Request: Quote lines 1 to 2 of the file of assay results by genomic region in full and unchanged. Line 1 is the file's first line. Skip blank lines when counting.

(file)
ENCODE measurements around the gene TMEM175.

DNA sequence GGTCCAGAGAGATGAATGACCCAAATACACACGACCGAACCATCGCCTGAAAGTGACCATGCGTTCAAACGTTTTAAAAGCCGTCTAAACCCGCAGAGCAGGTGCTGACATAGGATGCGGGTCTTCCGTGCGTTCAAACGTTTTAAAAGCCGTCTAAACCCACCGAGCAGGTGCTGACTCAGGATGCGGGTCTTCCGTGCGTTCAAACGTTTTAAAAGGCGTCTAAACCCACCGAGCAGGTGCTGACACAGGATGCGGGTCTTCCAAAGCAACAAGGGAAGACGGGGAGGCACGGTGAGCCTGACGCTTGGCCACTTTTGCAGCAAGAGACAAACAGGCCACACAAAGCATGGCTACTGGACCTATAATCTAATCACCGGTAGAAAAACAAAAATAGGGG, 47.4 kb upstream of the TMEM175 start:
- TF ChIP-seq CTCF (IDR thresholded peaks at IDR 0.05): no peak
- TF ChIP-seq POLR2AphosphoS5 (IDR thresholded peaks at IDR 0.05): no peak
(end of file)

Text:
ENCODE measurements around the gene TMEM175.

DNA sequence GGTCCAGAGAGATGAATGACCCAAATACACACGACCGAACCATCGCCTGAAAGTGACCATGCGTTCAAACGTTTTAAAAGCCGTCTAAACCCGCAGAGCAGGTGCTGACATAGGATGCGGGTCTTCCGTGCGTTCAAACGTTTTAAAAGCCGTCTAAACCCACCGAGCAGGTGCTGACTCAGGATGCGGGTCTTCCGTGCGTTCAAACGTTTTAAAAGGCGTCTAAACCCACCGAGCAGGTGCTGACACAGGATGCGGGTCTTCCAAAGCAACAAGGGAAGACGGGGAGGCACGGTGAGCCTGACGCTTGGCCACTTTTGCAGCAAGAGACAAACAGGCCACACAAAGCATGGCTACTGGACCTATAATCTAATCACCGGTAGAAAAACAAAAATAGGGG, 47.4 kb upstream of the TMEM175 start: